DVR Viewership in Primetime Is Very Consistent 16-17 Percent

Last Updated Oct 21, 2009 12:44 PM EDT

Last week's Nielsen data on how many people were watching TV programs on a time-shifted basis, via DVR (as opposed to online), proved so interesting that an expanded list from my friends at Mediaweek of last week's DVR viewership seemed worth posting. Data from the top 30 DVR-ed primetime programs (as opposed to last week's top ten shows) demonstrates an amazing consistency in what percentage, on average, DVRs their favorite shows rather than watching them live. The average for this group of 30 shows was 16 percent of the overall audience for the program; the list of only the top ten from last week had an average of 17 percent DVR viewership. (Total DVR penetration in the U.S. is approximately 30 percent, which means there's a lot more growth where that came from.)

That's surprising when you think of it. It would seem more likely that shows with smaller audiences would have a much lower percentage of DVR viewership; instead this early data seems to indicate that DVR usage is a consistent behavior instead of being an activity that's mainly isolated to the top shows in the drama genre (more on that below). Below is a chart of the top 30, with percentages calculated by yours truly; more analysis follows the chart:

Here are some further observations:

  • As has been noted by Mediaweek, there's a pile-up of DVR viewership involving Thursday night shows, which basically means that must-see TV has been transformed into must-see-but-not-right-now-TV. Eight of the top 11 shows air on Thursday nights; four in the 9 p.m. slot, and two each at 8 p.m. and 10 p.m. After that, there are no Thursday shows in numbers 12 through 30 of the ranking. If increases in time-shifting behavior mean that the time a program airs becomes less important, maybe we'll see some breakup of the old Thursday night dominance (although one reason that that inventory is considered prime is because movie advertisers like to come in full force that night before the weekend movie premieres).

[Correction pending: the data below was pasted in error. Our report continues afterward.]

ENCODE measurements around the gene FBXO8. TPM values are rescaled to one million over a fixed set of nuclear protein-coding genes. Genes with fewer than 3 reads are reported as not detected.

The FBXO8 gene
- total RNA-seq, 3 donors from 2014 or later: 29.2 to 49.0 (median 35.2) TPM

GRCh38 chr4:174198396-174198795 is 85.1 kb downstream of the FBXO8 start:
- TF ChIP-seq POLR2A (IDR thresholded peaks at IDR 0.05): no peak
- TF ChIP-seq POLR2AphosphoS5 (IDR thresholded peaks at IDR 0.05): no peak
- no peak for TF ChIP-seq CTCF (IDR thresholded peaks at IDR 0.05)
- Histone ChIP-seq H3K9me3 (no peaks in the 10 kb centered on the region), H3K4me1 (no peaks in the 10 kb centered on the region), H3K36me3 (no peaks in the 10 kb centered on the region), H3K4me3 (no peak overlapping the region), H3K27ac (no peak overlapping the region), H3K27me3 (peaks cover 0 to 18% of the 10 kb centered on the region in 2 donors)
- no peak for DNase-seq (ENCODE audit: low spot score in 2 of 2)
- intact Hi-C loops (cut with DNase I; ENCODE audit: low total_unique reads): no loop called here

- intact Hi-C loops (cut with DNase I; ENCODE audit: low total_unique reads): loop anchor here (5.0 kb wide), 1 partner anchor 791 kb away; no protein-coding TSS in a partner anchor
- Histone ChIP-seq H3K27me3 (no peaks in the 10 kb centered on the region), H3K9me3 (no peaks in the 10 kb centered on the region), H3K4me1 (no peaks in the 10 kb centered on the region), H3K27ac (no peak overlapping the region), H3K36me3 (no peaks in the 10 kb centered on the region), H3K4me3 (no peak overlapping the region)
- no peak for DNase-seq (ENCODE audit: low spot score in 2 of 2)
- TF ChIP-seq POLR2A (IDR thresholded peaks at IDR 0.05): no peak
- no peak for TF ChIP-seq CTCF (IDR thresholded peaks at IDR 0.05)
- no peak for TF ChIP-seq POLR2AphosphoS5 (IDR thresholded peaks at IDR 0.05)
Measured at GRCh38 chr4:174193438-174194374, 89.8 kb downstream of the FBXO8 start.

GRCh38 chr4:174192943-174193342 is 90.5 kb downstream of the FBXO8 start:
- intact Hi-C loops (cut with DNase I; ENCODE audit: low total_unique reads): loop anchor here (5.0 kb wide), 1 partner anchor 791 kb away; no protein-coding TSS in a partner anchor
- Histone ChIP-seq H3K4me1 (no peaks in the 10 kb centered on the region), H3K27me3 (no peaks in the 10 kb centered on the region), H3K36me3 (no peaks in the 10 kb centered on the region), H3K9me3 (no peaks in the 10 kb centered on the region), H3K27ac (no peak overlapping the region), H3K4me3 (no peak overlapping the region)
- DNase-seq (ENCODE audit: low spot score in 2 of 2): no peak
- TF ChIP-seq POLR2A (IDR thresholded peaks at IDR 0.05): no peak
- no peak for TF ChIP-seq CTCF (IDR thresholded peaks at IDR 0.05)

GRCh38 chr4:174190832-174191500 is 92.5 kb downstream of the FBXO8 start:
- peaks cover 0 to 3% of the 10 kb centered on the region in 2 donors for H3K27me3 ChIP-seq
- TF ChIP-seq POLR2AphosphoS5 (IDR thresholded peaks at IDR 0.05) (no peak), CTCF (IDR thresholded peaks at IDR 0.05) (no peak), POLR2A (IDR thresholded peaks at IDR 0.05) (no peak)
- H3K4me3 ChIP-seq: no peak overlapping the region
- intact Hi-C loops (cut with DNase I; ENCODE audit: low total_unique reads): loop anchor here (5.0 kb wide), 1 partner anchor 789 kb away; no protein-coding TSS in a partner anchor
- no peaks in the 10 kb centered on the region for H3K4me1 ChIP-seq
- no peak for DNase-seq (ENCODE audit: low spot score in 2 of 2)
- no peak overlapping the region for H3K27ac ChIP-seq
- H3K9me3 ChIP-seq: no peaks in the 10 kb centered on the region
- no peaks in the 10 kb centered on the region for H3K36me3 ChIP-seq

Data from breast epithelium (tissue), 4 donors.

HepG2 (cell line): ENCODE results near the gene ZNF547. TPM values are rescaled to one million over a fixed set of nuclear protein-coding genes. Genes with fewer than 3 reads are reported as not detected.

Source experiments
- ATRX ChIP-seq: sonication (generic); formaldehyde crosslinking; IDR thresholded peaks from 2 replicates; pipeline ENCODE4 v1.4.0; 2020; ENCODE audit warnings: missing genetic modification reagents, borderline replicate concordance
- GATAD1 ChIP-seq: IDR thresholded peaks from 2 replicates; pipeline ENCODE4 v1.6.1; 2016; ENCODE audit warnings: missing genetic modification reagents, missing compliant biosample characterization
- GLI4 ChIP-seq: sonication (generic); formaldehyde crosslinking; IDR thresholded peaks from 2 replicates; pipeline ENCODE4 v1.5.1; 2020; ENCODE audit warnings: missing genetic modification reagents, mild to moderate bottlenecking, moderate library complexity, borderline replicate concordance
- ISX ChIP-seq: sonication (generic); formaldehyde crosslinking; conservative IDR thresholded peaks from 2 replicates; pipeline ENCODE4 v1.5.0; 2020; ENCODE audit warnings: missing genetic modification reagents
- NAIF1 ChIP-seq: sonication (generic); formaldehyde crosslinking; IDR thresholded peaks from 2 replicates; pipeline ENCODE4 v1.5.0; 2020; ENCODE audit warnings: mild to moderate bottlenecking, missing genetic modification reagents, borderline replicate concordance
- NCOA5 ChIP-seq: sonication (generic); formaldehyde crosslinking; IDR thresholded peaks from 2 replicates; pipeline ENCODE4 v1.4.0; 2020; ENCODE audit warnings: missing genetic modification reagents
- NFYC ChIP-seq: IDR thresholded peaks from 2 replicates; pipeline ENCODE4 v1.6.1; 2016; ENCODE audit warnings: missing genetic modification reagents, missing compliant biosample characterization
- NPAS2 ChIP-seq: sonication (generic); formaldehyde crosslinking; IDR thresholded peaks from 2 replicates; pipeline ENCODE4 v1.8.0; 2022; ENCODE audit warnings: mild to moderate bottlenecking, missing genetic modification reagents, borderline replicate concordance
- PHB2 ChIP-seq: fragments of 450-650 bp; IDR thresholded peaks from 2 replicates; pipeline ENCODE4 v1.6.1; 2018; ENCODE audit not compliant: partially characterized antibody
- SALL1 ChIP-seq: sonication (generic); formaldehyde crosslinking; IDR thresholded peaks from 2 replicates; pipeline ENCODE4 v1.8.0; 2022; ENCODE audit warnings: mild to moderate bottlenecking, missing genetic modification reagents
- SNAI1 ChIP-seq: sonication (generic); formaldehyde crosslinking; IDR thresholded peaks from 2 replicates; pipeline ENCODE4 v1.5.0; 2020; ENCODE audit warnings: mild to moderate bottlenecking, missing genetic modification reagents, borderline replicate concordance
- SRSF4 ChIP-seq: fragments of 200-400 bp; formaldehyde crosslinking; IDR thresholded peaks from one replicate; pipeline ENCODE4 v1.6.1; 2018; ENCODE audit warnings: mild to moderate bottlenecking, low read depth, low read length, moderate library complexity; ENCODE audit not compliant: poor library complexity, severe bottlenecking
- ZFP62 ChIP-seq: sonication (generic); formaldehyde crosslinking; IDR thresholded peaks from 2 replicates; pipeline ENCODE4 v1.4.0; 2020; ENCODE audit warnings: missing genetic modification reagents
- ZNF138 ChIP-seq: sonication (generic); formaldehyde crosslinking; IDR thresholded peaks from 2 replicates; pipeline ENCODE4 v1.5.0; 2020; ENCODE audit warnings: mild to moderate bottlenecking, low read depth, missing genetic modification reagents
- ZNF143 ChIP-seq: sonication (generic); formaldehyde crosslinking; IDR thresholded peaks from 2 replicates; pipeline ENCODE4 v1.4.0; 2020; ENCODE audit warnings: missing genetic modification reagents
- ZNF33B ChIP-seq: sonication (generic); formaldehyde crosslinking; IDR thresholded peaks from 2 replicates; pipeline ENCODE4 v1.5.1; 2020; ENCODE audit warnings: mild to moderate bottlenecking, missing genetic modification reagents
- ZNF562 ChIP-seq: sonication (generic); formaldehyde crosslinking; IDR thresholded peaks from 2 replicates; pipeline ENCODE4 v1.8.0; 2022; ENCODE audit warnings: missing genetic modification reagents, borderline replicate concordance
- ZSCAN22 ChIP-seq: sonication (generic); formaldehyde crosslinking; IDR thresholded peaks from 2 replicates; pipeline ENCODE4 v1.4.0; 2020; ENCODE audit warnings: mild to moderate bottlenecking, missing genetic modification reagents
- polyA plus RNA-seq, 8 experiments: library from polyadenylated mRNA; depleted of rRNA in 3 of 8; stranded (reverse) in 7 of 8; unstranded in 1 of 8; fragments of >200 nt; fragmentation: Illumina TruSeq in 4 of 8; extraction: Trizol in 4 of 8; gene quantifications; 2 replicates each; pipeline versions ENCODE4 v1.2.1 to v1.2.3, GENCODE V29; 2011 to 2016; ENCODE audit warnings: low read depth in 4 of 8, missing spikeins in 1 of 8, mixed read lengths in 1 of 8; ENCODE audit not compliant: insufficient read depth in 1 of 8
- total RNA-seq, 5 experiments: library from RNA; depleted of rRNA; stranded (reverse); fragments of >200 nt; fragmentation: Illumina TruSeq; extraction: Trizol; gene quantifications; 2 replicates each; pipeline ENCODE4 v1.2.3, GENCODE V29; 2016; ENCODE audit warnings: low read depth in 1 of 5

• DVR use is almost the sole province of dramas. Only four sitcoms -- CBS' "Two and a Half Men" and "The Big Bang Theory", Fox's "Family Guy" and NBC's "The Office" make the list. Fox's "So You Think You Can Dance" is the only reality show that made the grade.
  • Compared to a list of the top 30 shows in overall viewers for the week of Oct. 12th (here's a link, but you'll have to scroll way down), only 19 of the top 30 overall are on the DVR top 30. (Note: I'm not sure that the time period measured is precisely the same, but it's still a significant fact that shows with heavy DVR viewership aren't necessarily the same ones that due well in "live" ratings.) Six of the top 30 shows overall last week were reality series that didn't make this list. Throw in a little "60 Minutes" and some baseball and football, and you've got quite a different list.
I should point out that the data above is not the currency on which advertising rates are calculated. The data above is live-plus-seven, which totals both the audience for a show at the time it airs and seven days of DVR viewing. Advertising rates are established using C3, which is live plus the next three days of viewing calculated off how many people viewed the commercials, not the programs.

*Series are ranked by DVR viewers, not total viewers.